Furthermore, taking antacids on a long term basis can result not only in ‘rebound hyperacidity’; but, also, serious health problems resulting from the interference with the critically important biological functions performed by hydrochloric acid.

Specifically, normal levels of stomach acid are necessary for: 1) the digestion of animal protein and the assimilation of the B Vitamins; 2) the destruction of ingested bacterial, viral and other pathogens; and, 3) the efficient assimilation of minerals such as calcium, magnesium, iron, chromium and zinc. Thus, the complete neutralization of stomach acid—or the complete cessation of stomach acid production altogether—can result in, or at least exacerbate, respectively: 1) arteriosclerosis; 2) gastric or duodenal ulcers; and 3) osteoporosis, hypertension, anemia, Type II diabetes and diminished immmunity.

In short, the fundamental problem of ‘self-medicating’ with antacids is that, in most cases, people don’t even have the condition they are taking the medication for in the first place. Rather, the 'burning sensation' in the stomach is a symptom of another undiagnosed medical condition; or the condition would be better resolved by taking a natural supplement which is precisely the opposite of a pharmaceutical antacid.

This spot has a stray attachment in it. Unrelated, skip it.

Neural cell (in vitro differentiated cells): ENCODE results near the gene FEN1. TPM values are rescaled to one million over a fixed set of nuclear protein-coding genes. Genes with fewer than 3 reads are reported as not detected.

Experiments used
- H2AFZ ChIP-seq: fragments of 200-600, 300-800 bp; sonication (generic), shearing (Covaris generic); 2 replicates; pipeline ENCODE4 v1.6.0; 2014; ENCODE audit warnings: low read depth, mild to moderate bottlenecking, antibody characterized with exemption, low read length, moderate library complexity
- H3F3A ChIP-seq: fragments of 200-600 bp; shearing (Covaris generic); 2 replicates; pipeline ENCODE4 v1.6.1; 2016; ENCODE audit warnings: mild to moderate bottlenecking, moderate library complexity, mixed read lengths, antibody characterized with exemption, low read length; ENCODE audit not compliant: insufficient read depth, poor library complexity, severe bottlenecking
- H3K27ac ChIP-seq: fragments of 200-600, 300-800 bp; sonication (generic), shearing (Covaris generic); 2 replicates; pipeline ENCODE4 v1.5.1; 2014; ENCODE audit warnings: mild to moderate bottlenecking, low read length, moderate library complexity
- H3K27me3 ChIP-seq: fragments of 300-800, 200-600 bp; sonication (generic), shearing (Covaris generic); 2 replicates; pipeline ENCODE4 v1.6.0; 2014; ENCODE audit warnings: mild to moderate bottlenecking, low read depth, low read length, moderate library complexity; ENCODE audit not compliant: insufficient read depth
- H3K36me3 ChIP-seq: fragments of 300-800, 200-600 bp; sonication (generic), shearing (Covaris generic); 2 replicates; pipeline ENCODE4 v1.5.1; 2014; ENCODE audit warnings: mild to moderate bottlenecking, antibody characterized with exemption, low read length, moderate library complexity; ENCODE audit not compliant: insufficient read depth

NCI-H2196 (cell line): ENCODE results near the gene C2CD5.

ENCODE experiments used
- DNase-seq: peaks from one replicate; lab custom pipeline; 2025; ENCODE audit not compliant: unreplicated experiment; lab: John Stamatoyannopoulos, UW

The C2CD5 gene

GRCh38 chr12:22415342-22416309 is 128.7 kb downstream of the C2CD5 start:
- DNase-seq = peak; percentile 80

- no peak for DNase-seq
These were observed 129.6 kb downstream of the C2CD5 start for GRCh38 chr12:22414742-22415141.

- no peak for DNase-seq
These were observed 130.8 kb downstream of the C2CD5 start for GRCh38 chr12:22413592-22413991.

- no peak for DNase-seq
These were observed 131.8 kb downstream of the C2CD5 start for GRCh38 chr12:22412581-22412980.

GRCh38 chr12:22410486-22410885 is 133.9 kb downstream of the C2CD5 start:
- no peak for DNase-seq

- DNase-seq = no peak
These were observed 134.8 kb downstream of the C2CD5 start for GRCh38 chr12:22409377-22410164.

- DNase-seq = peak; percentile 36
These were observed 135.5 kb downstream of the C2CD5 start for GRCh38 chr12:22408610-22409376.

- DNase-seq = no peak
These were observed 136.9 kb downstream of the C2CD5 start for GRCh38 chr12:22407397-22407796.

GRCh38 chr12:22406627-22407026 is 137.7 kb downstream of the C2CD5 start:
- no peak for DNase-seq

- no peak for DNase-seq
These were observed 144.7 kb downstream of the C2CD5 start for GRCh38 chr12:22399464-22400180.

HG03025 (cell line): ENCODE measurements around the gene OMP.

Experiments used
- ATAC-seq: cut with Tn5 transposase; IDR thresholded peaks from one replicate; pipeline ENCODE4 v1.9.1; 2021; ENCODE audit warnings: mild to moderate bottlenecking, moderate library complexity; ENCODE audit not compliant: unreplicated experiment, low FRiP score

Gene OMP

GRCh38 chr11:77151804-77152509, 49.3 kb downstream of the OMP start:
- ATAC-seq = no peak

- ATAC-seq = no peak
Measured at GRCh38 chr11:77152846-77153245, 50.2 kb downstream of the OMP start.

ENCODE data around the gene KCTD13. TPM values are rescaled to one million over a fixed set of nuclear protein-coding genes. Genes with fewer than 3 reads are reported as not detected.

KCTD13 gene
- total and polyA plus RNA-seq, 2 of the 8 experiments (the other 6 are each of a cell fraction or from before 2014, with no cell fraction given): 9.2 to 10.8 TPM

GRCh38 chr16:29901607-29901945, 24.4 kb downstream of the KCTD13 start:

Monday, February 20, 2006

The Classic 'Sub-acute Inflammation' Sign for an Under-acid Stomach

This is a picture of the classic 'sub-acute inflammation'--Bernard Jensen, 1952--iris sign indicative of an under-acid stomach: the light gray 'halo' which, in this picture, extends from 1-2 millimeters from the pupil.

Client had a very short attention span but was a genius at engineering, with several inventions over a variety of engineering disciplines. (Claimed that, if he had been 50 years younger, he would have been diagnosed with attention deficit hyperactivity disorder; which suggests that a calcium/magnesium deficiency may be an important aspect of such a diagnosis.)